Even before he banged his thumb early in the 3rd quarter, Romo's passes were often wildly off the mark. But in my opinion, a huge dose of blame has to be placed in the lap of offensive coordinator Jason Garrett, who, on a day when his QB just didn't have his A-game, all but abandoned the running game. With the Eagles obviously in no danger of pulling away, Garrett called only 14 running plays, and just 4 total in the second half -- an absurd imbalance when you consider Romo was nursing a sprained thumb and their starting center also had to leave the game. This has been a trend all year with Garrett, and he's been bailed out all year with his risky play calling because Romo had been so sharp up until Sunday. The running game has been an afterthought most of the season, something you do to give Romo a chance to catch his breath, rather than a real strategy to set up the defense and keep them guessing.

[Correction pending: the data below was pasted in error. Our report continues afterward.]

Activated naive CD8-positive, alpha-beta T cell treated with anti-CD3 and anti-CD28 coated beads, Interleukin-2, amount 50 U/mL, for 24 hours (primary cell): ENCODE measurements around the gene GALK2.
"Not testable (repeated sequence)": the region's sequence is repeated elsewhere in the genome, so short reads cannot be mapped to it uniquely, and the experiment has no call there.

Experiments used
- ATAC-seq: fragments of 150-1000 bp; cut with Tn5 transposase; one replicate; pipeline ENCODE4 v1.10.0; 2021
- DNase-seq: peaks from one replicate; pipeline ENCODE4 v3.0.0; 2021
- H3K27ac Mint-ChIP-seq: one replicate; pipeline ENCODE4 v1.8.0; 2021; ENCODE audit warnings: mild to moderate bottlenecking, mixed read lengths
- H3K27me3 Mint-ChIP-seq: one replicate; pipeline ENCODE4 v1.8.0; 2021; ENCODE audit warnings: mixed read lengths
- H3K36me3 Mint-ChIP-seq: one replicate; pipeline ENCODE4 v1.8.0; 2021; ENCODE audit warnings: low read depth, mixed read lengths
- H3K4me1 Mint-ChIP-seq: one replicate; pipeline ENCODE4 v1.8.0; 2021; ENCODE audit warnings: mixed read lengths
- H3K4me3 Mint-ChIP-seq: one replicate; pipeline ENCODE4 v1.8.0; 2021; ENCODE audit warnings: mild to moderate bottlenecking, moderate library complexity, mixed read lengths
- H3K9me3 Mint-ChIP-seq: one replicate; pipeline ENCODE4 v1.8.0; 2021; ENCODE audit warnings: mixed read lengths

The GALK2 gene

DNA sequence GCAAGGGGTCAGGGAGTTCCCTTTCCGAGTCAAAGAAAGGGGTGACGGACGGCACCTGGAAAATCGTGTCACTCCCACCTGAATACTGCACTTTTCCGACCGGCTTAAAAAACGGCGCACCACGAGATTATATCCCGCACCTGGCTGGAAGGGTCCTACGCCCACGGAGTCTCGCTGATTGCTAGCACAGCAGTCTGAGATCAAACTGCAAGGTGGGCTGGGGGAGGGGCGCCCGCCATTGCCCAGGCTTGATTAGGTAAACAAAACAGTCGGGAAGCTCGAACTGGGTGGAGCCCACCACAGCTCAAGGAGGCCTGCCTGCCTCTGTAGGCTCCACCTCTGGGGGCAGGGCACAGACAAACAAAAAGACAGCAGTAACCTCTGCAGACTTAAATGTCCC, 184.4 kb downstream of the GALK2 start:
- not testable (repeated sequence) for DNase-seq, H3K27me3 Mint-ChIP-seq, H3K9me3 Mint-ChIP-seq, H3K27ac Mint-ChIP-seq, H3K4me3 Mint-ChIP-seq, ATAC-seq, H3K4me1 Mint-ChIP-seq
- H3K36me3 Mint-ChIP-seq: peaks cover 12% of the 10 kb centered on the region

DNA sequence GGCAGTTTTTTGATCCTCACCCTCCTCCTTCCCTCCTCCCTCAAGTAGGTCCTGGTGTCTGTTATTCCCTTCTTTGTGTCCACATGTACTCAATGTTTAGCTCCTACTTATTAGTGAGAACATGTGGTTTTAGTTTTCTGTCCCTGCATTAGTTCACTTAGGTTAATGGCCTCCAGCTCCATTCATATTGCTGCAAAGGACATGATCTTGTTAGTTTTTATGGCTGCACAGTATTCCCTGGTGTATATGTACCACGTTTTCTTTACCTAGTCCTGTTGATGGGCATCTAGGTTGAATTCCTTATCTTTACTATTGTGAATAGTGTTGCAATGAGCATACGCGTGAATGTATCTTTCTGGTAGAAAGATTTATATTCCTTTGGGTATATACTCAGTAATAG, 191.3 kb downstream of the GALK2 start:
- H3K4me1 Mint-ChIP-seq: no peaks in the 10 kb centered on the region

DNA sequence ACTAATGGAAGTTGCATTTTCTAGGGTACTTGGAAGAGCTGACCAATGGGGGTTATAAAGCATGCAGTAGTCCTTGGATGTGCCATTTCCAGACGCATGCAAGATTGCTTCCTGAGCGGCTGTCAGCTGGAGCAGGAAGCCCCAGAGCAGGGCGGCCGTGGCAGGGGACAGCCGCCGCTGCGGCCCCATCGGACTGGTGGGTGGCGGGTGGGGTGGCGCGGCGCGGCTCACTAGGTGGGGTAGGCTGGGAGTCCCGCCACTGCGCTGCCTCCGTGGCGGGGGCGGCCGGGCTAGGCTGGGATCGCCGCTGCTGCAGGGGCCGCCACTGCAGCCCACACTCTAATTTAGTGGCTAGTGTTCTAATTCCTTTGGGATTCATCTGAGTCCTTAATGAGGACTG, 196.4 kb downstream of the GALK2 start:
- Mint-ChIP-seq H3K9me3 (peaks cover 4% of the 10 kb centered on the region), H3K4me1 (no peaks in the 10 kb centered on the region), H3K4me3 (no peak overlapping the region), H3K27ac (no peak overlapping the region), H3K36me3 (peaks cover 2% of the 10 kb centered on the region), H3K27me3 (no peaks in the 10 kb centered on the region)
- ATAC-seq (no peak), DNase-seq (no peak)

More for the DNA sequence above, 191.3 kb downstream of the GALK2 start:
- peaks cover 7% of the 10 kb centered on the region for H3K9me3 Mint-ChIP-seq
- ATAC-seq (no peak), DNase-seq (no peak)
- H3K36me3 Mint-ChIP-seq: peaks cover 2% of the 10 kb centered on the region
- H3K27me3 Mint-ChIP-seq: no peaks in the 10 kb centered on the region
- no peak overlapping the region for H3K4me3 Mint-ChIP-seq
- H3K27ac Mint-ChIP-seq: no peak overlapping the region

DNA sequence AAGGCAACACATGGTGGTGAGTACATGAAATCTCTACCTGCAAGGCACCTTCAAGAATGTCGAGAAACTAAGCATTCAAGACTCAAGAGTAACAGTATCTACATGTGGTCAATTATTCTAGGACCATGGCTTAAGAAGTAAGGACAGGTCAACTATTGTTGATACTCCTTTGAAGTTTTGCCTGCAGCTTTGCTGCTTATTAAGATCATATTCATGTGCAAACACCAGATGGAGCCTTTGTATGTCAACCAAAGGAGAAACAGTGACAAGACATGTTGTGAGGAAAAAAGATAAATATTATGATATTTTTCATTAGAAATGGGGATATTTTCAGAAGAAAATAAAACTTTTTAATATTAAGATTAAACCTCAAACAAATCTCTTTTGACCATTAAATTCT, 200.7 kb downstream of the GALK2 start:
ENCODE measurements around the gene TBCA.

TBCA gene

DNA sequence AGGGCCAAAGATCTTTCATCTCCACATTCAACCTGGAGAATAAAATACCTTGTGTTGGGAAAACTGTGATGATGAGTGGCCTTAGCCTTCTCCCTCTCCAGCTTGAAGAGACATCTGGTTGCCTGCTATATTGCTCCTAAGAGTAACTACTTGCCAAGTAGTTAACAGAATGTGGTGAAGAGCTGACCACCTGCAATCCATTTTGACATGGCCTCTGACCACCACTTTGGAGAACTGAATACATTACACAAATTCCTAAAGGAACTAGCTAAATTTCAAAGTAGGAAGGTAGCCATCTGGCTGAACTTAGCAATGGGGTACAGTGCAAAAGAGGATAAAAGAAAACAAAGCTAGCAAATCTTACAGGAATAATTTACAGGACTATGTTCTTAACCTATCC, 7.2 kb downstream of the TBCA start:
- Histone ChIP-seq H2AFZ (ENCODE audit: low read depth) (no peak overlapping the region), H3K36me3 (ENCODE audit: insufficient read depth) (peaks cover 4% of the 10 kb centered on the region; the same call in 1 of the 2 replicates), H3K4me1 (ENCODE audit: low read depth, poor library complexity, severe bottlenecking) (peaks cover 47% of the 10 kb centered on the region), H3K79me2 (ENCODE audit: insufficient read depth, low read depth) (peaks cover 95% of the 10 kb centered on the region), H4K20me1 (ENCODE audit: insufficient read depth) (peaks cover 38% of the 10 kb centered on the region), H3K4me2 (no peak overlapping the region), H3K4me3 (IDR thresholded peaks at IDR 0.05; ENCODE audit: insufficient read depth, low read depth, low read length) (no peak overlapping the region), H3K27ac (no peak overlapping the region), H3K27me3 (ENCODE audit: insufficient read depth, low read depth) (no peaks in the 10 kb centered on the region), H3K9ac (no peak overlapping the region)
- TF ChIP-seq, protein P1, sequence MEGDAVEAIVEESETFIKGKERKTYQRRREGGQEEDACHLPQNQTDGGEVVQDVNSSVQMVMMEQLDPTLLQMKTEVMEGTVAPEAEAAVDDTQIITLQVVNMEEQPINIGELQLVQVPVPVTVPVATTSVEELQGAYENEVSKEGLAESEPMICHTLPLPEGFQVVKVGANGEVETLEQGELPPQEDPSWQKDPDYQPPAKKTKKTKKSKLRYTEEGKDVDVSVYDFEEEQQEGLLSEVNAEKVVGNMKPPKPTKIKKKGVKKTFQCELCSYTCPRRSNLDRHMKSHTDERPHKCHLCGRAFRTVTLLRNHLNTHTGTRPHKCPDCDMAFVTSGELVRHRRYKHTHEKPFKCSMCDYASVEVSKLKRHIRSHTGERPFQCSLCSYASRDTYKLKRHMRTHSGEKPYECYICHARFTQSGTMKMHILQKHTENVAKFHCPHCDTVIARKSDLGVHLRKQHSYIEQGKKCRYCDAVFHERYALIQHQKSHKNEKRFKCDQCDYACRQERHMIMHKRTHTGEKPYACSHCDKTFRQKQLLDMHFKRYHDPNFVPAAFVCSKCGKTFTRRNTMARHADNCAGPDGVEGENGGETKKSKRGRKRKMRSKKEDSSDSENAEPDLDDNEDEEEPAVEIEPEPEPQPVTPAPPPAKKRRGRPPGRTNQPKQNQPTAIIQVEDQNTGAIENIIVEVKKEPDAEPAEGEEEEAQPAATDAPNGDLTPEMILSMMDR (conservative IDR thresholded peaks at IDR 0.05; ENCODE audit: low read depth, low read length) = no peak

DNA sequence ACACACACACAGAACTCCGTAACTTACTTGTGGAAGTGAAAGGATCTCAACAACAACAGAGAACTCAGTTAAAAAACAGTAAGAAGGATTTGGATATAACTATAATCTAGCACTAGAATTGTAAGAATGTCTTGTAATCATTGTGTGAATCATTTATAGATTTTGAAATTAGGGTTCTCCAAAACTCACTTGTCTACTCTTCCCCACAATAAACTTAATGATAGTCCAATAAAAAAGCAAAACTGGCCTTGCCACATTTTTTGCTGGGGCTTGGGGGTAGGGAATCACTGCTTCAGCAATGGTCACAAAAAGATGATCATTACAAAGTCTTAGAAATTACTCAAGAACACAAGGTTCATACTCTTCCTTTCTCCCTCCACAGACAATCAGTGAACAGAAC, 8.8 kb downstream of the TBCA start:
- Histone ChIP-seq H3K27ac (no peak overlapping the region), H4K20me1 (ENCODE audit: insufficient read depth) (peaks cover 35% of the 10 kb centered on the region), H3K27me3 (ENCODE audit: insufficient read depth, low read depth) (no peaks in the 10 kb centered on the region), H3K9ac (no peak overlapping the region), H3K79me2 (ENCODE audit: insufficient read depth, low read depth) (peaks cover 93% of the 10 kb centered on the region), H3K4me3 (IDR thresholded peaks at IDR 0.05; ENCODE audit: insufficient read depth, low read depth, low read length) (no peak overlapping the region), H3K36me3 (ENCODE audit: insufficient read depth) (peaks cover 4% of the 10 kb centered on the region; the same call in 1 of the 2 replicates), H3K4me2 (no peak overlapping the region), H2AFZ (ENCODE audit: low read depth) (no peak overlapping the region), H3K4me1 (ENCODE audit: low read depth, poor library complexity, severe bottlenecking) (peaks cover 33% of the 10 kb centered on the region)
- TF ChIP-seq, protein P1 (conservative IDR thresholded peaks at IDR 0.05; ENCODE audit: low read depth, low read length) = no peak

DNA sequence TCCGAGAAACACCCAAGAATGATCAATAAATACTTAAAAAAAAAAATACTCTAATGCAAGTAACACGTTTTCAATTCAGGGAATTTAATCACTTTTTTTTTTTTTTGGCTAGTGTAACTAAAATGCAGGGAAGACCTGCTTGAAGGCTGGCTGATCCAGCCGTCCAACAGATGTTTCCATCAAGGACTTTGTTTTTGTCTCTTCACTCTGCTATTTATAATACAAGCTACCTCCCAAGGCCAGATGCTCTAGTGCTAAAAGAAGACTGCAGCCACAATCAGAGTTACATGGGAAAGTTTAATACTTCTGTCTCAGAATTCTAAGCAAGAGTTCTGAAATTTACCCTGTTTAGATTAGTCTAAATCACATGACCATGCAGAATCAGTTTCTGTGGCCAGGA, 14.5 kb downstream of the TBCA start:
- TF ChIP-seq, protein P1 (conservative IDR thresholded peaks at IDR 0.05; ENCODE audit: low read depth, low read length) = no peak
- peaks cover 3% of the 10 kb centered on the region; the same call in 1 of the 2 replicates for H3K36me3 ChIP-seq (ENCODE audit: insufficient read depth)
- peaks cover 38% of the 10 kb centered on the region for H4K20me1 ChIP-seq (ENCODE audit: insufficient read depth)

This is a trend not confined to Garrett, but has spread league-wide with often predictably disastrous results. The Giants loss to the Redskins last Sunday was a case in point. Despite a swirling wind and freezing temperatures at the Meadowlands, offensive coordinator Kevin Gilbride called for a mind-boggling 52 Eli Manning passes, 34 of which were not completed -- tying a 40-year record for futility set by Joe Namath.

Now, Eli Manning is not the most accurate of NFL QBs (55.7% completion rate on the season), but to be fair, by some estimates 12 of Manning's throws were on target but dropped by Giants' receivers -- but that has to be factored into a game plan where weather is such a big factor. And it wasn't like the Giants were having no success running the ball. Their bruising RB Brandon Jacobs rumbled for 130 yards on 25 carries, better than a 5-yard average, which will win you a whole lot of games. But Gilbride tried to get too fancy, and instead of feeding Jacobs, he called for those 52 passes by Manning (one off Manning's career high of 53 attempts set in 2005), many of which were thrown in the face of a stiff wind.

By comparison, Manning's counterpart, Todd Collins of the Redskins, had less than half the attempts, going 8-25 for 166 yards, just 18 total passing yards less than Eli had, in 27 fewer attempts. Collins by the way started his last NFL game almost exactly 10 years ago, so there was good reason to expect some rust from him.